Dairy farmers wanting to choose the sex of calves will have unrestricted access to the means of doing that for the first time this breeding season.
New reproductive technology that allows livestock semen to be sexed with a 90% success rate before it is distributed for artifical insemination has been available in the United States for some time.
New Zealand's use of it, however, has been limited because it required semen or breeding bulls to be sent to the US.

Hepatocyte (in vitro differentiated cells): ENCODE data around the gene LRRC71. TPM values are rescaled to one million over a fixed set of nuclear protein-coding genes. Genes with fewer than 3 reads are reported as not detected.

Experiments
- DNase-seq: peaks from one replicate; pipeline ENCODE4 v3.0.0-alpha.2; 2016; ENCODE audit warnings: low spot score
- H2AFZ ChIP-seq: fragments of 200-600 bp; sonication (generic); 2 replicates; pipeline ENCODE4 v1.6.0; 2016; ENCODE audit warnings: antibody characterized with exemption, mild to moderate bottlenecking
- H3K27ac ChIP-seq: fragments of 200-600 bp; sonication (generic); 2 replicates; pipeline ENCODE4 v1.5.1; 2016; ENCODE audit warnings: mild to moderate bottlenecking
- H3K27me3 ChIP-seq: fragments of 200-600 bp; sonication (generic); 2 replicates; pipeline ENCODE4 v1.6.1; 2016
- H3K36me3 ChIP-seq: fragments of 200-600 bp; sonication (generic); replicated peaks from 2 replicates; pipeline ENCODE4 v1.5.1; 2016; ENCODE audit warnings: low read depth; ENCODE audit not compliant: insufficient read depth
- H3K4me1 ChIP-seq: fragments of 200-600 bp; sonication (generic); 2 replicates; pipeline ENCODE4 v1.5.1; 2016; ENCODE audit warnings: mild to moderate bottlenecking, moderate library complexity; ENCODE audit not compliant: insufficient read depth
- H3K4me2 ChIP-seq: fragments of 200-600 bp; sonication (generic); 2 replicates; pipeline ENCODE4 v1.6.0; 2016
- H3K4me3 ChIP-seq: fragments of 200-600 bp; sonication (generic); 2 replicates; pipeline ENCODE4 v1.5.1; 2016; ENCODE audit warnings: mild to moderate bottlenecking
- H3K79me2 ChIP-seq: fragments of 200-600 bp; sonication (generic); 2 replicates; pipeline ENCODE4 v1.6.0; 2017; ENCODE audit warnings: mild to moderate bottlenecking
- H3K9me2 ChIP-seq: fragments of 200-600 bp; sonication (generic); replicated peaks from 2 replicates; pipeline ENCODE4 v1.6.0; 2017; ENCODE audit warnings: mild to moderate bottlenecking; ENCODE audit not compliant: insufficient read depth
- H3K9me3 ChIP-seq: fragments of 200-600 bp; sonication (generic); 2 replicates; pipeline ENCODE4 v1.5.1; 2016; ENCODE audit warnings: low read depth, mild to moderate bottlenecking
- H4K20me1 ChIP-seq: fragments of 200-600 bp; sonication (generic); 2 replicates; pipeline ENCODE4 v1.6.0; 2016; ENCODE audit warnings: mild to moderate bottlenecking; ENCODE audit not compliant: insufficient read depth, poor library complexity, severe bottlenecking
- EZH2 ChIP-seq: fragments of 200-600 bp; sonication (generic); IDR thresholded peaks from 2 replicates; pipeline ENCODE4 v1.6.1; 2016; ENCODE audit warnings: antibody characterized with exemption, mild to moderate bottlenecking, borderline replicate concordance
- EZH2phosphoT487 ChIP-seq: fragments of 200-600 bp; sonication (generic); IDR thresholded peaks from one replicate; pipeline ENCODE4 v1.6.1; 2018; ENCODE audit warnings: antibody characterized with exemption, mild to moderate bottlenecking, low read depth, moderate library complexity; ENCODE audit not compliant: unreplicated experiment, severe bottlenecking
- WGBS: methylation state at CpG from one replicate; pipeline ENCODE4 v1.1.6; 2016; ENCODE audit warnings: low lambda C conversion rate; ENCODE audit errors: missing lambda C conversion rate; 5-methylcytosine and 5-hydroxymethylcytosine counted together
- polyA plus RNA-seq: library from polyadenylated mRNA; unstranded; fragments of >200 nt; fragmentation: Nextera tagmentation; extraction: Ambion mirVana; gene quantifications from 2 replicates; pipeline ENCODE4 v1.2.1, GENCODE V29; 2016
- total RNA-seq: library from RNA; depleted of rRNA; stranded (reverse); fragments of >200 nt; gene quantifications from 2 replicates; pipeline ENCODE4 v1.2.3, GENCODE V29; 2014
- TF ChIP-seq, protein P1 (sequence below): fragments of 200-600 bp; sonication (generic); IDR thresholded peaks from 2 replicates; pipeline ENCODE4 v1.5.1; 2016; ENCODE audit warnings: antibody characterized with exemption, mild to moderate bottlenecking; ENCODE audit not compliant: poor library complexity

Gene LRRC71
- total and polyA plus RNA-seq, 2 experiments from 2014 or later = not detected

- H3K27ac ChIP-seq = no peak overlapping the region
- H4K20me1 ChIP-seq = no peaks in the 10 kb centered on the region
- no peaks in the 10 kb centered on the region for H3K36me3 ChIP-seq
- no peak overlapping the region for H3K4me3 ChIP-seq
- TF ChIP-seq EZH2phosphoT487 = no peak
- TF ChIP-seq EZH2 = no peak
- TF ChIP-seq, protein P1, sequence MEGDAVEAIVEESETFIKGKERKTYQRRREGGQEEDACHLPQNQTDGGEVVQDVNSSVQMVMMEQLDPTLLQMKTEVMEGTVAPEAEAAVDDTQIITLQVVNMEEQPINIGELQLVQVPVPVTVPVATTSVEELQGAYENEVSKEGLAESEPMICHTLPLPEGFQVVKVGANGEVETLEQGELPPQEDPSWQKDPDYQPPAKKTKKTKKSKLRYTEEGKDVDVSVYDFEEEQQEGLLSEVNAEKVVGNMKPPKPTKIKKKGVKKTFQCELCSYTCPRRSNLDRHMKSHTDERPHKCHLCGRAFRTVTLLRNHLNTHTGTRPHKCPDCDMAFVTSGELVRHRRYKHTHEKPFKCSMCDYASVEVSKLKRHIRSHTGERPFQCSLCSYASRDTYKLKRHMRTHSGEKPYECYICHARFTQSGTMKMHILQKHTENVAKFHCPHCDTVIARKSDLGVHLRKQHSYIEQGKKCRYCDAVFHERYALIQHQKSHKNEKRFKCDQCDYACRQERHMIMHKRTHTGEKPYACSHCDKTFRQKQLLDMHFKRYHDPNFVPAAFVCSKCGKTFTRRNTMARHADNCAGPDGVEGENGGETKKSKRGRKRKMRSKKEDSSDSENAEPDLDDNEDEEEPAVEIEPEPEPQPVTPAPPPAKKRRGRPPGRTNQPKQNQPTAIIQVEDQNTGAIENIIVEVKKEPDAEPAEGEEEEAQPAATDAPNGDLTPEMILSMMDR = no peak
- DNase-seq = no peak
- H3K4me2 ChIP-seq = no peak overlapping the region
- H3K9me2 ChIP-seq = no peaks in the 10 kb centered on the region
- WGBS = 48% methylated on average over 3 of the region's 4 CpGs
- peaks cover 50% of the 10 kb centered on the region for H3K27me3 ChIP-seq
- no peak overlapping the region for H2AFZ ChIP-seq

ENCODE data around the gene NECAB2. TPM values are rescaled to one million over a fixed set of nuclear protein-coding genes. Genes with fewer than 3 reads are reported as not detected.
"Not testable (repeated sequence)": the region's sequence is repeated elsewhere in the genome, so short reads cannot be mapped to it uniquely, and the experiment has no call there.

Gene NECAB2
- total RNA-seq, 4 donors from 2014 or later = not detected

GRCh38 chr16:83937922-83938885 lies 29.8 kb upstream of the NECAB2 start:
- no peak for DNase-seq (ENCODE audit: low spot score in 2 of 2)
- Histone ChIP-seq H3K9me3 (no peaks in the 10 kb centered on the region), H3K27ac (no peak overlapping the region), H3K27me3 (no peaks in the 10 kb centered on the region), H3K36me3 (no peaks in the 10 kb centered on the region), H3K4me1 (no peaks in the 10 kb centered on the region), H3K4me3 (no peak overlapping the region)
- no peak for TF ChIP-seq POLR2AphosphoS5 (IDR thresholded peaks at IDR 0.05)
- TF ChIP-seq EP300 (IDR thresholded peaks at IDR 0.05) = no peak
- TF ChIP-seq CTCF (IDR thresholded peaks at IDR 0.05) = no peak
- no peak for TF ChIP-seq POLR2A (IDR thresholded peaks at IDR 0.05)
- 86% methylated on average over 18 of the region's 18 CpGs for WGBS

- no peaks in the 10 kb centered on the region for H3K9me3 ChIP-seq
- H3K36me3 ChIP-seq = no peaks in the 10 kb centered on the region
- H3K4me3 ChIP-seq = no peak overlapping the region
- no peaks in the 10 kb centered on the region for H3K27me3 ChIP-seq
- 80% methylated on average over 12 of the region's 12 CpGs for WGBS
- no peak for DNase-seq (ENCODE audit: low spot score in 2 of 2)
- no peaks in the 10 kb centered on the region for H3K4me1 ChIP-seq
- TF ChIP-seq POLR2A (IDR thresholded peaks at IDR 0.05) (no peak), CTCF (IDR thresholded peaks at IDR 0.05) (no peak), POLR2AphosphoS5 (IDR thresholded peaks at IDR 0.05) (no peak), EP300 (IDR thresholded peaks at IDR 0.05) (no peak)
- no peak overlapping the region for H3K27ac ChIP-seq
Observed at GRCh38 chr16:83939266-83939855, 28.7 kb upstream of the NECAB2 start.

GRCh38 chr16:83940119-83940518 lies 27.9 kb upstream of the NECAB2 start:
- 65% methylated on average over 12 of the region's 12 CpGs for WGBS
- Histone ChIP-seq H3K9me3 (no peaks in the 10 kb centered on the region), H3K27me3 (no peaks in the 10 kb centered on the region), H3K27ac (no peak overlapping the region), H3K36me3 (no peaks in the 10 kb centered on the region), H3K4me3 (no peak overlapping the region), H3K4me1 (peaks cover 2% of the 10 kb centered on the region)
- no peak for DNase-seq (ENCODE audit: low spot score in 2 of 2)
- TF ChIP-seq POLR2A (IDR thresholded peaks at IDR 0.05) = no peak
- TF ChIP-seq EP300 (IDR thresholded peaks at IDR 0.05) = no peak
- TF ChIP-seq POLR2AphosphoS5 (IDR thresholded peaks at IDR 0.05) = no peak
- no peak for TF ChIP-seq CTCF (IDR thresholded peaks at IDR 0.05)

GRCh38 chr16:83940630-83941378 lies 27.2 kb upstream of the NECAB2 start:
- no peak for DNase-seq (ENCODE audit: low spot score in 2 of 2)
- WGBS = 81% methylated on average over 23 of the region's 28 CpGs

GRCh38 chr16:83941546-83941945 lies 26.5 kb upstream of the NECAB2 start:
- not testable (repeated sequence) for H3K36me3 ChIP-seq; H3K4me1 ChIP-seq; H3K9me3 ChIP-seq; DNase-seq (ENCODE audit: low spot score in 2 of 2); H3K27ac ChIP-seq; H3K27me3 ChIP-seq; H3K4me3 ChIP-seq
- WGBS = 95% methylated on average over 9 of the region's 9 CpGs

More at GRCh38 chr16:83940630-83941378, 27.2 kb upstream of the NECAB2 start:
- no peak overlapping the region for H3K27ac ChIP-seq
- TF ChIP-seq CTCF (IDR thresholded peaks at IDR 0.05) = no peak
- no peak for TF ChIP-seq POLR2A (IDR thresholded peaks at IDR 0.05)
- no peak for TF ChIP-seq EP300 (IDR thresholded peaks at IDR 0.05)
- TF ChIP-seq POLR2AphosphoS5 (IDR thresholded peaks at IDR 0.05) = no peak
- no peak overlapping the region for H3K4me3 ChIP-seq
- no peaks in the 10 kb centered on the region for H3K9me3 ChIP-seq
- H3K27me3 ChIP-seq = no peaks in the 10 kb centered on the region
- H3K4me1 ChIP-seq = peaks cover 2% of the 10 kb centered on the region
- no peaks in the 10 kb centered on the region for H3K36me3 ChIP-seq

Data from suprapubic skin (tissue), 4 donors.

That changed last year, when the American company that owns the process set up a laboratory at the Waikato Innovation Park to supply sexed semen from New Zealand cattle.
The genetics manager of one of the livestock breeding companies using the service, Peter Gatley of LIC, says that happened well into the mating season, which meant that the supply was limited.
But he says there's no shortage now and trials and the use of sexed semen so far show that it does work.
Mr Gatley says dairy farmers may want to get more female calves in particular if they are expanding their herd, or if they want to get heifers calves from their best cows.